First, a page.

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Former FCA Executive Pleads Guilty to Federal Charges

Iacobelli takes plea deal; likely to serve 96 months.

by on Jan.23, 2018

FCA's former top negotiator, Alfonse Iacobelli, right, pleaded guilty in the federal investigation of corruption at FCA and the UAW.

One of the key figures in the corruption charges that have damaged the United Auto Workers and raised questions about the management of Fiat Chrysler Automobiles pleaded guilty to federal criminal charges.

Alphonse Iacobelli, Former Fiat Chrysler Automobiles labor relations chief, pleaded guilty to two charges related to a conspiracy to siphon millions from an employee training fund operated jointly by the company and the union. Sentencing was delayed to May 29, but Iacobelli could face up to 96 months in prison, according to the plea deal with federal prosecutors.

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Iacobelli pleaded guilty to conspiring to violate the Labor Management Relations Act and for subscribing a false tax return before U.S. District Judge Paul Borman in Detroit.

Iacobelli was at the center of an extensive investigation into executives at the automaker and the UAW for allegedly converting funds slated for employees for personal use. In Iacobelli’s case, the stolen money was spent on a second-hand Ferrari, collectible Mont Blanc fountain pens and an extensive list of renovations to his Rochester Hills, Michigan, home.

(Marchionne spoke with feds during FCA/UAW probe. To get the details, Click Here.)

Monica Morgan, widow of UAW Vice President General Holiefield, is also facing federal criminal charges and is now expected to accept a plea deal. Virdell King, a senior member of the UAW staff, who is now retired; and Jerome Durden, a former FCA financial analyst, have also pleaded guilty.

Iacobelli also said he knowingly authorized more than $450,000 in credit card charges for jewelry, furniture, electronics and other luxuries for FCA-UAW members. He also admitted to $262,219 in training center funds used to pay off Holiefield’s mortgage.

On the tax charge, Iacobelli said he omitted more than $840,000 in income for the calendar year 2014, obtained illegally through FCA funds. Iacobelli was given 14 days to produce accurate tax forms for 2012 through 2015, but his lawyer, attorney David DuMouchel, asked for an extension.

Iacobelli’s sentencing will not exceed 96 months. Peter Henning, a Wayne State University law professor, said he would be “shocked” if time in federal prison was not recommended.

“This was a substantial abuse of authority, both inside the company and in the union,” Henning said. “Sometimes you see crimes of opportunity, where it’s a one-time transaction. This was systematic corruption inside the corporation. That’s what’s likely to lead to a prison sentence.”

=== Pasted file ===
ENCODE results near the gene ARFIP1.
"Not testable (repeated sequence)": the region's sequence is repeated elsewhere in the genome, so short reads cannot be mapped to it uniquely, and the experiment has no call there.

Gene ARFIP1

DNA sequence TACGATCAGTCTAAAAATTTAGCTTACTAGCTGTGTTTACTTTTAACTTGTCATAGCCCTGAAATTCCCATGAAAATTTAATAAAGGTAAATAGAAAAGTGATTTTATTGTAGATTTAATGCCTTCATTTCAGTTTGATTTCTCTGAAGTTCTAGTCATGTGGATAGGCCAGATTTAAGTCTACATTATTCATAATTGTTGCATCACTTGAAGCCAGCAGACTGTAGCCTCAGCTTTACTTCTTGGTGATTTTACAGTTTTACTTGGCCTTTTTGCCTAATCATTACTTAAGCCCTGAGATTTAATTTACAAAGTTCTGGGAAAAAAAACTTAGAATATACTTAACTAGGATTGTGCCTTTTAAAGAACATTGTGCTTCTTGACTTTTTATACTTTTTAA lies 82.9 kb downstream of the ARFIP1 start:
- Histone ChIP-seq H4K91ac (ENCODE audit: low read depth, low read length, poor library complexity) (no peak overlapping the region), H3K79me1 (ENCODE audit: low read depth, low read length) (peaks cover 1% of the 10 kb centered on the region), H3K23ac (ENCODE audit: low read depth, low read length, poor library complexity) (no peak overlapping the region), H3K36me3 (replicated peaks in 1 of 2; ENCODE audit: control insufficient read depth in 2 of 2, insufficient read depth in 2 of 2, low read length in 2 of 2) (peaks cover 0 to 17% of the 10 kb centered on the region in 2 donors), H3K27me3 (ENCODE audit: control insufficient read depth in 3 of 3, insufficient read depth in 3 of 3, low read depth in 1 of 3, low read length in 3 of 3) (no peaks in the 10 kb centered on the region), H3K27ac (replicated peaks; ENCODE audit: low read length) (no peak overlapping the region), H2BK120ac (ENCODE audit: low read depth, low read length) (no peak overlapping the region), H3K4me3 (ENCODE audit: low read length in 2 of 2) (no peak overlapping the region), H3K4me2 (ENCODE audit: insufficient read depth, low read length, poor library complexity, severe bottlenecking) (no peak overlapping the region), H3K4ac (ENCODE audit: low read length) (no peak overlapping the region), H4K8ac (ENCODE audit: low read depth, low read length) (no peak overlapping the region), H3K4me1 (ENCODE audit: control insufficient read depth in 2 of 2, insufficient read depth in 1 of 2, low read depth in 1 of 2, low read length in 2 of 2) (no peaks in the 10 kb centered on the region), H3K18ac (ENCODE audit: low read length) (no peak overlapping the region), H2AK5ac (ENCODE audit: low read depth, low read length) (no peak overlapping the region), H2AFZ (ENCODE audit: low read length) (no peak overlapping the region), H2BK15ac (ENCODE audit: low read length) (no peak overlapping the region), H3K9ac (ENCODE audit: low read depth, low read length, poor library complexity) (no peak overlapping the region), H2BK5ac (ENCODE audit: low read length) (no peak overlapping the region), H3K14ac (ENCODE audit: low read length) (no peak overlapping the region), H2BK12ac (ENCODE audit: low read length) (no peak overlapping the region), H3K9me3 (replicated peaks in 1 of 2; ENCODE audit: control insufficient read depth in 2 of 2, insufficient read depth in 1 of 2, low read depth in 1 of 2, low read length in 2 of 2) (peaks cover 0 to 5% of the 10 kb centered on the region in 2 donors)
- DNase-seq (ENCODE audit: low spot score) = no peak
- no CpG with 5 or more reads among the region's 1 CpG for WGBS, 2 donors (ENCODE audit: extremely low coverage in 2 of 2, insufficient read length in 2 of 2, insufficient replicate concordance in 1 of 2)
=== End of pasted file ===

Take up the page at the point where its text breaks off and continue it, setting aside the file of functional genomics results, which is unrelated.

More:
(Click Here for details about an FCA analyst pleading guilty in UAW scandal.)

Iacobelli said that in the course of making illegal payments and gifts to union leaders that he was “acting on behalf of Fiat Chrysler,” presumably with the goal of influencing union leaders to favor his employer.

The conspiracy amounts to one of the largest scandals ever to mar the reputation of the UAW, just as union leaders fight losses of organizing drives last year at auto plants in the South and as they prepare for their big convention in June in Detroit to elect new leaders.

Last year, in a statement, FCA Chief Executive Officer Sergio Marchionne said: “I join Dennis Williams, the UAW president in expressing my disgust at the conduct alleged in the indictment which constitutes the most egregious breach of trust by the individuals involved. I also join Dennis in confirming that this conduct had nothing whatsoever to do with the collective bargaining process.”

However, Williams also told reporters last month that the scandal, which has been described as the worst in the union’s history, has hurt union efforts to recruit workers. Employers used the scandal to help defeat union organizing drives at the Nissan plant in Canton, Mississippi, and at a Fuyao Glass plant in Ohio, said Williams, who has also ordered an internal investigation in the scandal and forced a number of members of the union’s FCA Department to retire.

Another casualty of the scandal was UAW vice president Norwood Jewell, who followed Holiefield into the role of head of the union’s FCA department. Jewell has never been implicated in the scandal, but he did accept an expensive birthday gift that was paid for from the joint fund. Jewell reimbursed the fund for the cost of the gift, an expensive shotgun, but he resigned last month after the administration caucus, the informal group that decides who gets nominated for top union posts, declined to nominate him for a second term as vice president.

(For our initial report on the indictments, Click Here.)

Jewell was replaced as head of the union’s FCA Department by Terry Dittes, the head of the UAW Region 9, which includes the Northeastern corner of United States.

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